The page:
Amazon Health – 05/23/2023 – Opinion

Amazon Health – 05/23/2023 – Opinion

Countries of continental dimensions whose territories have vast remote areas, with wild nature and difficult access, face difficulties in offering public health services equally to the entire population. Even rich nations like Canada and Australia have these difficulties.

In Brazil, the challenge is as old as the SUS itself, established by the 1988 Constitution. It is no coincidence that one of the doctrinal principles of the system is regionalization, which seeks to decentralize actions and services to meet the specific needs of each region.

Historically, the Amazon has faced problems such as precarious infrastructure and, mainly, a lack of health professionals.

The new public notice for the More Doctors program, relaunched earlier this year, provides for the hiring of 1,869 doctors in the region. However, even if all vacancies are filled, the rate of professionals per inhabitant will reach a level slightly higher than the average for the rest of the country registered 16 years ago.

According to a survey carried out by Sheet, based on data from the Ministry of Health referring only to professionals working in the SUS, in 2007 there were 0.58 physicians per 100,000 inhabitants in the Legal Amazon (Northern states, Mato Grosso and part of Maranhão), compared to 1.01 in the remainder of the country. This year, the region has 1.02, while the average of the others jumped to 1.76.

It is estimated that an additional 21,000 doctors would be needed in the Amazon to eliminate the disparity.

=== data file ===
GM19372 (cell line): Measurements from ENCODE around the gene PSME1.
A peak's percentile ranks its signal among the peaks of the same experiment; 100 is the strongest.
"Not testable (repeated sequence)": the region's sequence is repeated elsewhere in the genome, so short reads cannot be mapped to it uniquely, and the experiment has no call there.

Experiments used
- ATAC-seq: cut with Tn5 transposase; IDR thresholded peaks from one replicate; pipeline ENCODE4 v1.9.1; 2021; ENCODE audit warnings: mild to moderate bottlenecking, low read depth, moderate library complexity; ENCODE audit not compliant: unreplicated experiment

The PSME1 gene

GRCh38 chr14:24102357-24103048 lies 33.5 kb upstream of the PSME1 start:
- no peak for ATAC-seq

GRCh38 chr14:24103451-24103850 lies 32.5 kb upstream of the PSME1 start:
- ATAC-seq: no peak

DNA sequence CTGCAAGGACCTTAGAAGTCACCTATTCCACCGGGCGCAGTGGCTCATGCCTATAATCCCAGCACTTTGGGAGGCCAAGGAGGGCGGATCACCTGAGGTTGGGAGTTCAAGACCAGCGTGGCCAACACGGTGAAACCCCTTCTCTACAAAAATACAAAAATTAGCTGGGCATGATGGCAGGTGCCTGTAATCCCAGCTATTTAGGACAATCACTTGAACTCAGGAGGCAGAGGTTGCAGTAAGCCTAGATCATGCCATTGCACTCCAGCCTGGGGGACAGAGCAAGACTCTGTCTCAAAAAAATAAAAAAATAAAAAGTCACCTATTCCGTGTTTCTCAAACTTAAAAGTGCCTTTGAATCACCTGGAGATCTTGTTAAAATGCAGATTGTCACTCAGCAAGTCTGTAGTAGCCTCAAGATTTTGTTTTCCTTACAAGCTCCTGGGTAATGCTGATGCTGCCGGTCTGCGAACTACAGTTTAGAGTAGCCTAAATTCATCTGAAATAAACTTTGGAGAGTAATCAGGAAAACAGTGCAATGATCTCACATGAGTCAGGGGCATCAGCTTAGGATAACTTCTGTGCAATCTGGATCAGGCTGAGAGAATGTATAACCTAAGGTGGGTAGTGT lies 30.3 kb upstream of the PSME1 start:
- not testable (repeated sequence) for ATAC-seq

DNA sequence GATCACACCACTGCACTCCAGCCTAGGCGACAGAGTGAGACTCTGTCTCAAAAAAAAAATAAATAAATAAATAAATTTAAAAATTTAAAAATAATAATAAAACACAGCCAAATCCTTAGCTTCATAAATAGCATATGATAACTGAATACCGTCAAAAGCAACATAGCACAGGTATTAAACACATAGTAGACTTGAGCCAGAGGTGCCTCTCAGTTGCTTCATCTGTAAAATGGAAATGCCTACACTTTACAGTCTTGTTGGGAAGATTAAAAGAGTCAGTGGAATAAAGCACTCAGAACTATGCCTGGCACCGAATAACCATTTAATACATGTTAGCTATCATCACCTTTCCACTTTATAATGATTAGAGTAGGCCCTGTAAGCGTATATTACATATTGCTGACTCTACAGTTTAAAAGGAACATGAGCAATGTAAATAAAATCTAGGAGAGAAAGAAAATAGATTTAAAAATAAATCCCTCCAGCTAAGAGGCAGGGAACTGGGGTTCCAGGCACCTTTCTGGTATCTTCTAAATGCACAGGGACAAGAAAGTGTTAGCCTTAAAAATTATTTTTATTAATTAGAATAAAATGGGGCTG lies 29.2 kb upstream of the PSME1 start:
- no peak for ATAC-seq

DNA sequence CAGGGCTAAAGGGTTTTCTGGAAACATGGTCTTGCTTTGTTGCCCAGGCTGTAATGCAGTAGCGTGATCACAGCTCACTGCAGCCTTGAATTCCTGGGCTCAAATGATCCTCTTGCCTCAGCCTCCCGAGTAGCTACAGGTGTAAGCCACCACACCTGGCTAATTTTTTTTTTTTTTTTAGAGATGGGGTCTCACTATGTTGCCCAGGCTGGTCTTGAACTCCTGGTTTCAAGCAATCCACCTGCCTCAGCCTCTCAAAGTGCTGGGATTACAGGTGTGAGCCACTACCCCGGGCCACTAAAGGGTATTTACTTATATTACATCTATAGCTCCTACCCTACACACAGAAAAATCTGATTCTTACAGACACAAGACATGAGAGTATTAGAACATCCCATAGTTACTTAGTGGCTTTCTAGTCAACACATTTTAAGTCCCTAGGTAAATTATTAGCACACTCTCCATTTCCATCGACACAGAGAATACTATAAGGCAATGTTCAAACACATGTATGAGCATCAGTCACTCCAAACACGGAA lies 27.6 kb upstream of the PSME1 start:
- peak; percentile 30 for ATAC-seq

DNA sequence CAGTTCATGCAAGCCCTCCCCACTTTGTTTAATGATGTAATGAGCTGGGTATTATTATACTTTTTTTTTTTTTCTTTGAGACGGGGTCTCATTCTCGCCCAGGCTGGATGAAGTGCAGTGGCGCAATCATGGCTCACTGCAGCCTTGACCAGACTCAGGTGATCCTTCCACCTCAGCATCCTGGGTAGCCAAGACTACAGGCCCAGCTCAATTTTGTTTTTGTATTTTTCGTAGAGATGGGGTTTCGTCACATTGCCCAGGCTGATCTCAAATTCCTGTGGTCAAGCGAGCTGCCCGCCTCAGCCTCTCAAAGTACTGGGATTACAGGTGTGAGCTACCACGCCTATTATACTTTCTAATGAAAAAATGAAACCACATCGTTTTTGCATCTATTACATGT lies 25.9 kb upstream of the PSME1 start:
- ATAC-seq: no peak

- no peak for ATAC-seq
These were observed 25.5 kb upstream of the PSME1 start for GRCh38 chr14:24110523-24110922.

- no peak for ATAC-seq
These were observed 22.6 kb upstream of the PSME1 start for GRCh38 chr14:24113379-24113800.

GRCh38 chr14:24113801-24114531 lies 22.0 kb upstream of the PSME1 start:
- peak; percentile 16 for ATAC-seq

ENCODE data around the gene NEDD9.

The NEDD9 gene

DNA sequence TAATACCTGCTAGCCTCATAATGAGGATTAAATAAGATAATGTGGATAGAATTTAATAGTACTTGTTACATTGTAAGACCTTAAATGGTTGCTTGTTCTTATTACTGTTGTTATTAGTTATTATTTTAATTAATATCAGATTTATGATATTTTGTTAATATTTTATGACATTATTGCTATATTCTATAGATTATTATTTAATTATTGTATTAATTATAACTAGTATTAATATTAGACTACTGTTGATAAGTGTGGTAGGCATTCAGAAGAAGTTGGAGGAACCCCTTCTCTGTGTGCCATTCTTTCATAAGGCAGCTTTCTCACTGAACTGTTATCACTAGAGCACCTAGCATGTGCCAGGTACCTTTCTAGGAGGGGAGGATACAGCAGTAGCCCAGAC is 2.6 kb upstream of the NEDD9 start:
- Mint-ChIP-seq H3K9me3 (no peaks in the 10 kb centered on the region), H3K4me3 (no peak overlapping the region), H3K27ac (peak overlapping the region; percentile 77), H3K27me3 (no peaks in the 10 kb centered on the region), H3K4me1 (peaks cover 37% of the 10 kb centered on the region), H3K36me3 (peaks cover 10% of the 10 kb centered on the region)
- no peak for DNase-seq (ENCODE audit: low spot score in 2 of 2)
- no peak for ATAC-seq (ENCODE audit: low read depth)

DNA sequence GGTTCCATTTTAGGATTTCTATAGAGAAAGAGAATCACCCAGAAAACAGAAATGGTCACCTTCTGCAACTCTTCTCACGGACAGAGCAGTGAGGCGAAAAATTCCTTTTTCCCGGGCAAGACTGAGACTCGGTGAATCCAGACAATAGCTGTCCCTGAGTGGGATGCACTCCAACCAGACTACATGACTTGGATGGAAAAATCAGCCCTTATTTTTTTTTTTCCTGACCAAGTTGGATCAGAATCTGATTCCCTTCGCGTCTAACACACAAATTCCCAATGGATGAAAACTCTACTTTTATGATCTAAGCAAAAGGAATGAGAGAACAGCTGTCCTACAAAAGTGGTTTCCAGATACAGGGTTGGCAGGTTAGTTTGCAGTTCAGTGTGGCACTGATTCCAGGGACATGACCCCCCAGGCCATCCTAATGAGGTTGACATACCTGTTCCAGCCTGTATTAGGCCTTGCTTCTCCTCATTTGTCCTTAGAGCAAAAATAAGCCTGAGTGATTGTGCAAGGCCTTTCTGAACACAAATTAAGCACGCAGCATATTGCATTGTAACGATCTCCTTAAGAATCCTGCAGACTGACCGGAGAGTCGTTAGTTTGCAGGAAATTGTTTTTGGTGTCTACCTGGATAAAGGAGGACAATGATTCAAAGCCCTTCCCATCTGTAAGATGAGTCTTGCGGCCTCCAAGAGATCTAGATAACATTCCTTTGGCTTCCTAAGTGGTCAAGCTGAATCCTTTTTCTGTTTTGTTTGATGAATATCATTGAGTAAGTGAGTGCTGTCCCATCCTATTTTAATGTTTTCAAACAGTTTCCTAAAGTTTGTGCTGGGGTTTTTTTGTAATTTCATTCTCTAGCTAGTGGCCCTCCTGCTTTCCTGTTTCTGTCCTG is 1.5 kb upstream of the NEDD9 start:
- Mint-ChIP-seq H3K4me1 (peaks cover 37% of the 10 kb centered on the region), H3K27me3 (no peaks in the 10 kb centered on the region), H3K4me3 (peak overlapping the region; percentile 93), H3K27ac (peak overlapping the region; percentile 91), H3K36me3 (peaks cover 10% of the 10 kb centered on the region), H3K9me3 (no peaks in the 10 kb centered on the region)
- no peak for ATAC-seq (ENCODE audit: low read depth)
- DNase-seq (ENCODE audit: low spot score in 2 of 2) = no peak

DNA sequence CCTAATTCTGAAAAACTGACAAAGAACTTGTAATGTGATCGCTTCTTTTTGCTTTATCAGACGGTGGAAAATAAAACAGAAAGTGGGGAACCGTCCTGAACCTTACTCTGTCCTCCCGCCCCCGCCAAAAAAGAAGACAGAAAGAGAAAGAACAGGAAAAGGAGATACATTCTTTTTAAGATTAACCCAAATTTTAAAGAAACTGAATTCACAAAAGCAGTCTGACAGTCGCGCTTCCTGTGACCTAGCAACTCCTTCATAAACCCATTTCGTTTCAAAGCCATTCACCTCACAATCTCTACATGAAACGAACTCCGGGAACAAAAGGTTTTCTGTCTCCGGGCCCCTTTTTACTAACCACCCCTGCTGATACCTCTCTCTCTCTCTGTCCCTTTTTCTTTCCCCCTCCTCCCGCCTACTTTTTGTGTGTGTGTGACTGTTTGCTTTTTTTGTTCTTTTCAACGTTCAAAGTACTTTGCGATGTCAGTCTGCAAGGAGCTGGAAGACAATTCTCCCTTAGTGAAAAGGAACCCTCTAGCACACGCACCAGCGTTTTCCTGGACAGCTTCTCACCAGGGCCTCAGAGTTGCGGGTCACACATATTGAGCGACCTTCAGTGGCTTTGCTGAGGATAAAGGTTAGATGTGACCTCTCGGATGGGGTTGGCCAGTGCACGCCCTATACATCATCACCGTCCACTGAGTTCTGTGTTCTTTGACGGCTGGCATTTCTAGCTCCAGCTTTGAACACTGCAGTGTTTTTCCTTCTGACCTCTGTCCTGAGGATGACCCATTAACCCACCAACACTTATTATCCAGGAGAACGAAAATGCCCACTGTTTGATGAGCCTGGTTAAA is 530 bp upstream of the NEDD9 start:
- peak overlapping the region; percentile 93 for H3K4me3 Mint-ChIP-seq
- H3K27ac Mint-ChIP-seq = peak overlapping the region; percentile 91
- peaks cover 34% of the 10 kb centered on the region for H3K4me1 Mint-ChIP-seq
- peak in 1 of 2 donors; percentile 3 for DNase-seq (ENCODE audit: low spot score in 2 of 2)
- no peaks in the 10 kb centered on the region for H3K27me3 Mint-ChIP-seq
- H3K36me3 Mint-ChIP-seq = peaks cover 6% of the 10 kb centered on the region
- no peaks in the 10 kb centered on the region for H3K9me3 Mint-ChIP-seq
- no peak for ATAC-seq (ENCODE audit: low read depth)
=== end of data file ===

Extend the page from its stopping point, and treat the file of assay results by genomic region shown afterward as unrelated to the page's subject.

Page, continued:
Experts point out that it is necessary not only to increase the number of professionals but also to improve training for the context of action. In this case, primary care.

In remote areas, usually only one doctor is responsible for the care of the population. Generalist skills focused on prevention, typical of the area of ​​family health, can reduce the need for specialists and more costly procedures.

Telemedicine is also capable of helping to supervise young doctors —who are generally more willing to spend a period of their training in distant areas— and to access care for more complex cases.

There is no immediate solution to the shortage in the Amazon, but it is the role of the government to implement long-term measures, reduce distortions and, above all, not increase them. Dealing with the issue as a State policy, not just a government one, would be the best course of action.

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